After a recent speaking engagement at a college, the following
question was sent to me by a student who had listened to my lectures:
"I want to know your opinion on something: Why, in your opinion,
did Jesus claim that John the Baptist was Elijah, even though John
himself had denied that claim?" (Matthew 11:1-19, John 1:21)
Because Elijah had been taken into heaven alive without experiencing death, a great deal of Jewish tradition centered around this
holy prophet returning to Earth someday heralding in the Messiah. To
this day, Passover celebrations leave a seat and wine cup for Elijah in
case Elijah returns to “crash the party.”
This tradition is rooted in Scripture. The prophet Malachi wrote
about Elijah’s return. Malachi was the last of the Hebrew prophets.
"See, I will send you the prophet Elijah before that great and dreadful day of the LORD comes” (Malachi 4:5).
A 400 year period of silence existed from the time of Malachi to the
first preaching of a new prophet in the Judean wilderness, called John.
This itself would have been sufficient cause for excitement. The idea
that he might actually be Elijah returned to earth made John’s ministry
even more significant.
Certainly it was possible for God to send Elijah back to Earth but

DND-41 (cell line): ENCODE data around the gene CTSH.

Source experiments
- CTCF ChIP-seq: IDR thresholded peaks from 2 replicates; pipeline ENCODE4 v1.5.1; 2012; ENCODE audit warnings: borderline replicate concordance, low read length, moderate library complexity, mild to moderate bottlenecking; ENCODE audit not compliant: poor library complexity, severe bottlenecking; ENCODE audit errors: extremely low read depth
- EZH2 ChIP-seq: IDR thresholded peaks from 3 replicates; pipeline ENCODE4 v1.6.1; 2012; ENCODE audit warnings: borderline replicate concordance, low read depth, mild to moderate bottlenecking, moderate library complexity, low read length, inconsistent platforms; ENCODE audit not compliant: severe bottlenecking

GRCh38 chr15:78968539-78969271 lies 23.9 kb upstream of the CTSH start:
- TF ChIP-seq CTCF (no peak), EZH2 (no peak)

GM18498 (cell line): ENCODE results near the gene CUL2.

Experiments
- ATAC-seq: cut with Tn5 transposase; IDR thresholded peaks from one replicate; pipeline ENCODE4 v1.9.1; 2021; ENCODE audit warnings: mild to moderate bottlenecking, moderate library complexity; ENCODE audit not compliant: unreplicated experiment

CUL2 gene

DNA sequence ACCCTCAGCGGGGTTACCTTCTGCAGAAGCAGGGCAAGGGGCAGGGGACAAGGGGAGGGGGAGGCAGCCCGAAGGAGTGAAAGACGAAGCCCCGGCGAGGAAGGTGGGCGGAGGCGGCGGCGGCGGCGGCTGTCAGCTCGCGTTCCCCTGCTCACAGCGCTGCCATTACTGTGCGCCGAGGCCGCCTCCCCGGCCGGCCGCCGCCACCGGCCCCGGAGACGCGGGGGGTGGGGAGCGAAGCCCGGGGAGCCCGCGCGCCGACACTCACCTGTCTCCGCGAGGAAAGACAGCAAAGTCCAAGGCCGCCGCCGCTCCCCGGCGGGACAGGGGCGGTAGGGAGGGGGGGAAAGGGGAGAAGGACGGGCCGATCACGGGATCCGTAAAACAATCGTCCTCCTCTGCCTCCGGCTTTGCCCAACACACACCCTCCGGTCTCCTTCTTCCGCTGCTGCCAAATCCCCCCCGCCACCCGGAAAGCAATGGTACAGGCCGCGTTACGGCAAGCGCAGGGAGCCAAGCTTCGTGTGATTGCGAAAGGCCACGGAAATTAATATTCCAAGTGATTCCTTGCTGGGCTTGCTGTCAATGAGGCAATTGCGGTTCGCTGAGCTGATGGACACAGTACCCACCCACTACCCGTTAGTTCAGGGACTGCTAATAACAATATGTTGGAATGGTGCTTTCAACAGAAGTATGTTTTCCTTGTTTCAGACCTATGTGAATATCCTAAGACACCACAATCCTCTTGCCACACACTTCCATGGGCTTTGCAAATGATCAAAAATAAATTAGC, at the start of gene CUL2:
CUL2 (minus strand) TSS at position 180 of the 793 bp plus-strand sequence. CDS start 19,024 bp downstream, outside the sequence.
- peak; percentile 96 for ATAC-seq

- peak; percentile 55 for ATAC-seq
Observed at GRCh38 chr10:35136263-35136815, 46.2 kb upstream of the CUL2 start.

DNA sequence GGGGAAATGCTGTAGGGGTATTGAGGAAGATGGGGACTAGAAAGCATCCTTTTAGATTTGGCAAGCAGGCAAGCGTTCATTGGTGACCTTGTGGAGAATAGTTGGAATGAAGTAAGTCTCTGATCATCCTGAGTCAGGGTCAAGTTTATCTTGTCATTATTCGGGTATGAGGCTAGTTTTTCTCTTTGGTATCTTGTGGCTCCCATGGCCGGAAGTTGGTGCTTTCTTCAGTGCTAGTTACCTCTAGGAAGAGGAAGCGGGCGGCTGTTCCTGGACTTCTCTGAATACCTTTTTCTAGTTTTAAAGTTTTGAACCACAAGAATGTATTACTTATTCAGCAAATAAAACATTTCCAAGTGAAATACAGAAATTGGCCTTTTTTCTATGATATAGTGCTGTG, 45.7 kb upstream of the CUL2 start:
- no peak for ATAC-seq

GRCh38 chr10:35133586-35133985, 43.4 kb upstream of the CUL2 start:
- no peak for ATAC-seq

since John the Baptist was born like the rest of us, and since the story
of his parents and birth are found in the early chapters of Luke, for
him to be Elijah, we would have to be talking about some kind of
reincarnation. The Bible does not support reincarnation (Heb 9:27).
In any event, as indicated in the question, John was asked point
blank if he was one and the same as Elijah and he denied the insinuation
(John 1:21). But Jesus said to His disciples regarding John, “And if
you are willing to accept it, he is the Elijah who was to come” (Matt
Actually, these two passages are easily reconciled. John the Baptist was not Elijah reincarnated but Elijah the Second, i.e. a person who was going to be coming in the same Spirit and power as Elijah. This very fact was prophesied over baby John
"And he will go on before the Lord, in the spirit and power of
Elijah, to turn the hearts of the fathers to their children and the
disobedient to the wisdom of the righteous--to make ready a people
prepared for the Lord” ( Luke 1:17).
The specific manifestation of the Holy Spirit that gave Elijah a
unique ministry would also come upon John, just as it once came upon
Elijah's disciple Elisha.
And so, John was denying being Elijah himself, literally. Jesus was talking about an Elijah the Second.